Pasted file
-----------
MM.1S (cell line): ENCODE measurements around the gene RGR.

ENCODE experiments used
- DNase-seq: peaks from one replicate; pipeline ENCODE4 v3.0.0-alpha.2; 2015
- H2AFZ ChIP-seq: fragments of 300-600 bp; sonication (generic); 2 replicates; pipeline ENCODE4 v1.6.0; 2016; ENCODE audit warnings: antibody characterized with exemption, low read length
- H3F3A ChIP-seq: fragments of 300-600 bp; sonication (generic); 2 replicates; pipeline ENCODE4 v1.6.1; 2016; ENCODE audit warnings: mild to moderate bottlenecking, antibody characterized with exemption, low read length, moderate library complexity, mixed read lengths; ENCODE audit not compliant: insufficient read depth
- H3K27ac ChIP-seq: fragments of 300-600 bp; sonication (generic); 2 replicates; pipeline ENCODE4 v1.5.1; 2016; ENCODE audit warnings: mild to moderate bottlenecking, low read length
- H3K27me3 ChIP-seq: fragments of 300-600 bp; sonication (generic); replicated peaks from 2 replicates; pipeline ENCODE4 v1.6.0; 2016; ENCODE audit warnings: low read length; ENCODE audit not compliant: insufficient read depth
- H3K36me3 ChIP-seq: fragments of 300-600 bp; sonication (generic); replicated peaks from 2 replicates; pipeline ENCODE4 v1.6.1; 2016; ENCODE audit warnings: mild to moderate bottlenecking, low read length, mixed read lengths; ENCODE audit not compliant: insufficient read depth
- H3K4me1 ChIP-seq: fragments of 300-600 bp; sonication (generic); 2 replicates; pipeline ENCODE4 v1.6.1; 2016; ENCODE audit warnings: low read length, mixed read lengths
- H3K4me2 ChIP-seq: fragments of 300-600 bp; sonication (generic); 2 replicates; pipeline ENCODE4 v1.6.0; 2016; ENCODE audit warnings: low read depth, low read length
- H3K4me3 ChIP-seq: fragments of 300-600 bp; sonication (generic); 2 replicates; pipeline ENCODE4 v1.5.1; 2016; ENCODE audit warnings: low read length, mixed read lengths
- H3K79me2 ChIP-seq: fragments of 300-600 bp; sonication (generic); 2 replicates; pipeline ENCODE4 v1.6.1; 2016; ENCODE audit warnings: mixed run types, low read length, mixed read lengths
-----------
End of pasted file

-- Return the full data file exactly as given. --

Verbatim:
MM.1S (cell line): ENCODE measurements around the gene RGR.

ENCODE experiments used
- DNase-seq: peaks from one replicate; pipeline ENCODE4 v3.0.0-alpha.2; 2015
- H2AFZ ChIP-seq: fragments of 300-600 bp; sonication (generic); 2 replicates; pipeline ENCODE4 v1.6.0; 2016; ENCODE audit warnings: antibody characterized with exemption, low read length
- H3F3A ChIP-seq: fragments of 300-600 bp; sonication (generic); 2 replicates; pipeline ENCODE4 v1.6.1; 2016; ENCODE audit warnings: mild to moderate bottlenecking, antibody characterized with exemption, low read length, moderate library complexity, mixed read lengths; ENCODE audit not compliant: insufficient read depth
- H3K27ac ChIP-seq: fragments of 300-600 bp; sonication (generic); 2 replicates; pipeline ENCODE4 v1.5.1; 2016; ENCODE audit warnings: mild to moderate bottlenecking, low read length
- H3K27me3 ChIP-seq: fragments of 300-600 bp; sonication (generic); replicated peaks from 2 replicates; pipeline ENCODE4 v1.6.0; 2016; ENCODE audit warnings: low read length; ENCODE audit not compliant: insufficient read depth
- H3K36me3 ChIP-seq: fragments of 300-600 bp; sonication (generic); replicated peaks from 2 replicates; pipeline ENCODE4 v1.6.1; 2016; ENCODE audit warnings: mild to moderate bottlenecking, low read length, mixed read lengths; ENCODE audit not compliant: insufficient read depth
- H3K4me1 ChIP-seq: fragments of 300-600 bp; sonication (generic); 2 replicates; pipeline ENCODE4 v1.6.1; 2016; ENCODE audit warnings: low read length, mixed read lengths
- H3K4me2 ChIP-seq: fragments of 300-600 bp; sonication (generic); 2 replicates; pipeline ENCODE4 v1.6.0; 2016; ENCODE audit warnings: low read depth, low read length
- H3K4me3 ChIP-seq: fragments of 300-600 bp; sonication (generic); 2 replicates; pipeline ENCODE4 v1.5.1; 2016; ENCODE audit warnings: low read length, mixed read lengths
- H3K79me2 ChIP-seq: fragments of 300-600 bp; sonication (generic); 2 replicates; pipeline ENCODE4 v1.6.1; 2016; ENCODE audit warnings: mixed run types, low read length, mixed read lengths